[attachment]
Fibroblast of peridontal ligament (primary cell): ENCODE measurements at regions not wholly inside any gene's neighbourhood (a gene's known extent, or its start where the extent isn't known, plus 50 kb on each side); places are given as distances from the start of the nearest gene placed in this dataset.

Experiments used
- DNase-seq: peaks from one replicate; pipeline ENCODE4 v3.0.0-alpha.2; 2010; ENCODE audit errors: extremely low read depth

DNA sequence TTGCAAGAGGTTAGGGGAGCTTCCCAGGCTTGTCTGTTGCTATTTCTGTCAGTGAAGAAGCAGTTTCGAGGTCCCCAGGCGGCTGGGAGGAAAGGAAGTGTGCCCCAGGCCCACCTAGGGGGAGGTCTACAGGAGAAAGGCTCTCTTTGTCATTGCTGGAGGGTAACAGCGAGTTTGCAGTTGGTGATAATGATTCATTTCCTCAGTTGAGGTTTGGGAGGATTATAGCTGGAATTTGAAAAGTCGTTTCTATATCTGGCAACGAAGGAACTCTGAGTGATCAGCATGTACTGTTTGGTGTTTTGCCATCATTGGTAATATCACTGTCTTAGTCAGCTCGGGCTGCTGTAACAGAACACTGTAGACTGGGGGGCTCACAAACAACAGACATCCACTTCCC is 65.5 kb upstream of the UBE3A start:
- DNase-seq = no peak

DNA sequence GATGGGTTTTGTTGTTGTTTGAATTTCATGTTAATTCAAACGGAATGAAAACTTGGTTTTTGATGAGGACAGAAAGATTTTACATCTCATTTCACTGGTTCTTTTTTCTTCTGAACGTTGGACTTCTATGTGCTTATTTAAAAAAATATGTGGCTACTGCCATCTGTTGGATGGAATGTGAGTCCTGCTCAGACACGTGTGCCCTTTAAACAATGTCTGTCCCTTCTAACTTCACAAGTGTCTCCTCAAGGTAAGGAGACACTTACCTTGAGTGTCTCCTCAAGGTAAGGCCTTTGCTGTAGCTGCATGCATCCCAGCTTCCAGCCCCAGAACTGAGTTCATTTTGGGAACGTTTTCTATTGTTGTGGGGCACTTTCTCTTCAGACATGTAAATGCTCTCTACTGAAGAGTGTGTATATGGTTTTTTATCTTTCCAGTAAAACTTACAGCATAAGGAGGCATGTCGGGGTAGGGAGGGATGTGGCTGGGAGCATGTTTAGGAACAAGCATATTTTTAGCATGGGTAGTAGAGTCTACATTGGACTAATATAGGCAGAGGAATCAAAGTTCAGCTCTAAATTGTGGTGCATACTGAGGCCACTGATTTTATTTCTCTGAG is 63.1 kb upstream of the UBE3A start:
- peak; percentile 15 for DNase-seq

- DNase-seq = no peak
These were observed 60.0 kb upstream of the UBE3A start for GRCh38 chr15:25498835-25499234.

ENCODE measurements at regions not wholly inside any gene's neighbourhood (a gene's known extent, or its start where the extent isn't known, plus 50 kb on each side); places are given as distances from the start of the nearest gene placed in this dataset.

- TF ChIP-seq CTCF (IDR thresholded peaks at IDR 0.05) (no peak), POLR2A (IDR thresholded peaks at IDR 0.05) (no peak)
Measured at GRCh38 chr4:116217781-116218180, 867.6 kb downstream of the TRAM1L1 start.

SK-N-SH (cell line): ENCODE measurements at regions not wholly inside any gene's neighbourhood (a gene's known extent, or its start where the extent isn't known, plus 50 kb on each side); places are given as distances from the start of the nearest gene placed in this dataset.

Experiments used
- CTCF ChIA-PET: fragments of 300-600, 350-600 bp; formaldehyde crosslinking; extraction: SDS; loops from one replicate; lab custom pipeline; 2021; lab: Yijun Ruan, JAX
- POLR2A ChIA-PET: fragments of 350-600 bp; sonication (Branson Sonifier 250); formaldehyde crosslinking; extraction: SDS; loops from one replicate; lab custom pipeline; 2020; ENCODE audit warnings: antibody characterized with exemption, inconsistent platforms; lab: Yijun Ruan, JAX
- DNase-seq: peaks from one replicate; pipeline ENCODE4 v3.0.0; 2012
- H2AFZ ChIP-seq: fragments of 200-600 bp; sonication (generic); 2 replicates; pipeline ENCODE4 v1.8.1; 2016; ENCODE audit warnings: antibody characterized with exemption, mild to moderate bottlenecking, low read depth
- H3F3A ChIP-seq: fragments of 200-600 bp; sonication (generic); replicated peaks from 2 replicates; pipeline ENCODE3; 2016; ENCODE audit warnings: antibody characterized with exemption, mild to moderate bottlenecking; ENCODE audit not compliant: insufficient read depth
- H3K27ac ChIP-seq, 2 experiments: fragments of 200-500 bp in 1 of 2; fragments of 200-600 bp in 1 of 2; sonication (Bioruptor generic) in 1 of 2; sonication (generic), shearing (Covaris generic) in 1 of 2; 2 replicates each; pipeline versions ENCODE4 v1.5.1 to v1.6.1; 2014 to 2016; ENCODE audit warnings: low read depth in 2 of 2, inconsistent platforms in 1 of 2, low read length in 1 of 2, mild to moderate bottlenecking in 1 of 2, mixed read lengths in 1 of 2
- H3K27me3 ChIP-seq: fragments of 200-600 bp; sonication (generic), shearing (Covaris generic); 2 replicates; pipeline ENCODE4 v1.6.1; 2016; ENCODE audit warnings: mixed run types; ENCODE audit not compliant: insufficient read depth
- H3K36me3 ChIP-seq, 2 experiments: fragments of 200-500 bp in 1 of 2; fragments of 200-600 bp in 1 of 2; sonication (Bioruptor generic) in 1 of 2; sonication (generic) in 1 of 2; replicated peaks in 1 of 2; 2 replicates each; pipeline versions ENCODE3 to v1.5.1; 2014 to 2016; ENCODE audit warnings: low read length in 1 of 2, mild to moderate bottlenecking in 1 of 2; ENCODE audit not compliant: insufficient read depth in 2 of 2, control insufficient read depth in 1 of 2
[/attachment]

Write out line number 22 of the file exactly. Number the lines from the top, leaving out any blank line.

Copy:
- H3K36me3 ChIP-seq, 2 experiments: fragments of 200-500 bp in 1 of 2; fragments of 200-600 bp in 1 of 2; sonication (Bioruptor generic) in 1 of 2; sonication (generic) in 1 of 2; replicated peaks in 1 of 2; 2 replicates each; pipeline versions ENCODE3 to v1.5.1; 2014 to 2016; ENCODE audit warnings: low read length in 1 of 2, mild to moderate bottlenecking in 1 of 2; ENCODE audit not compliant: insufficient read depth in 2 of 2, control insufficient read depth in 1 of 2